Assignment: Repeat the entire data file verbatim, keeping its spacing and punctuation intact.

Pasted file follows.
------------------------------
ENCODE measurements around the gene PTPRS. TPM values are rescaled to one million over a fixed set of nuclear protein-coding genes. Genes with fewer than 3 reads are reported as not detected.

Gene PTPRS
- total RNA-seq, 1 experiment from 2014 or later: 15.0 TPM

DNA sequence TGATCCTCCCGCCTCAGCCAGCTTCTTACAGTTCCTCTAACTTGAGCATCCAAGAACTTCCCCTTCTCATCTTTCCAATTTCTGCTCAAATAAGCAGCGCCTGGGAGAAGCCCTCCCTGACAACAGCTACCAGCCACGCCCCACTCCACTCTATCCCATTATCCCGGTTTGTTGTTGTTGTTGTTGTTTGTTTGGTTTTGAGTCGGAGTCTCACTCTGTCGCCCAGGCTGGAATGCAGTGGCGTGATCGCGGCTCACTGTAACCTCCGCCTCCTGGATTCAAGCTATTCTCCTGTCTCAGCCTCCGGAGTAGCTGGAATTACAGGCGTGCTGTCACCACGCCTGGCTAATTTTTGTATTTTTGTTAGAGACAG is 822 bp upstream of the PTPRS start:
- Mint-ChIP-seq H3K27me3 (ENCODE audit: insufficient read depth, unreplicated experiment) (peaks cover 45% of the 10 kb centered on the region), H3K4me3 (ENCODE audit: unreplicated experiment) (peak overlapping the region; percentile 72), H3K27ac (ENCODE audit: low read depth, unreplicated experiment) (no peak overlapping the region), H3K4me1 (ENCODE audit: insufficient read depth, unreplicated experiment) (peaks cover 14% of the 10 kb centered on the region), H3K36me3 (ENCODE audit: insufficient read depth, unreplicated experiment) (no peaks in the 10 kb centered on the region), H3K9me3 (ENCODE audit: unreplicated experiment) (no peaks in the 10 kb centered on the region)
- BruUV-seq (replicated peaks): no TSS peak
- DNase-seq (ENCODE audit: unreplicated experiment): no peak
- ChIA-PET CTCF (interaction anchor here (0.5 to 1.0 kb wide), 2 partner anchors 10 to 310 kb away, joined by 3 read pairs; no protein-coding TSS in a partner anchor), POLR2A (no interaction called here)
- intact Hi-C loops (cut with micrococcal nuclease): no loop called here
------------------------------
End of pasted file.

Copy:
ENCODE measurements around the gene PTPRS. TPM values are rescaled to one million over a fixed set of nuclear protein-coding genes. Genes with fewer than 3 reads are reported as not detected.

Gene PTPRS
- total RNA-seq, 1 experiment from 2014 or later: 15.0 TPM

DNA sequence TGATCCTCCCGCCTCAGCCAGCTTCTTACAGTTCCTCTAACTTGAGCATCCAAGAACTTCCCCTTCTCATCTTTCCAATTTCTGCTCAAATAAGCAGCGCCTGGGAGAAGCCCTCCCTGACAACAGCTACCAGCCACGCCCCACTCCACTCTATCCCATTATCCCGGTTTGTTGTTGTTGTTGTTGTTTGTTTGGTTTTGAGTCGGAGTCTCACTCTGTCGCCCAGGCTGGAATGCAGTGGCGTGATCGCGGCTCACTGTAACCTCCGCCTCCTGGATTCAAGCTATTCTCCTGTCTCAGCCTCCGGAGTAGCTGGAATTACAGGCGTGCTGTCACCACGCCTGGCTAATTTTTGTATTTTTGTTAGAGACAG is 822 bp upstream of the PTPRS start:
- Mint-ChIP-seq H3K27me3 (ENCODE audit: insufficient read depth, unreplicated experiment) (peaks cover 45% of the 10 kb centered on the region), H3K4me3 (ENCODE audit: unreplicated experiment) (peak overlapping the region; percentile 72), H3K27ac (ENCODE audit: low read depth, unreplicated experiment) (no peak overlapping the region), H3K4me1 (ENCODE audit: insufficient read depth, unreplicated experiment) (peaks cover 14% of the 10 kb centered on the region), H3K36me3 (ENCODE audit: insufficient read depth, unreplicated experiment) (no peaks in the 10 kb centered on the region), H3K9me3 (ENCODE audit: unreplicated experiment) (no peaks in the 10 kb centered on the region)
- BruUV-seq (replicated peaks): no TSS peak
- DNase-seq (ENCODE audit: unreplicated experiment): no peak
- ChIA-PET CTCF (interaction anchor here (0.5 to 1.0 kb wide), 2 partner anchors 10 to 310 kb away, joined by 3 read pairs; no protein-coding TSS in a partner anchor), POLR2A (no interaction called here)
- intact Hi-C loops (cut with micrococcal nuclease): no loop called here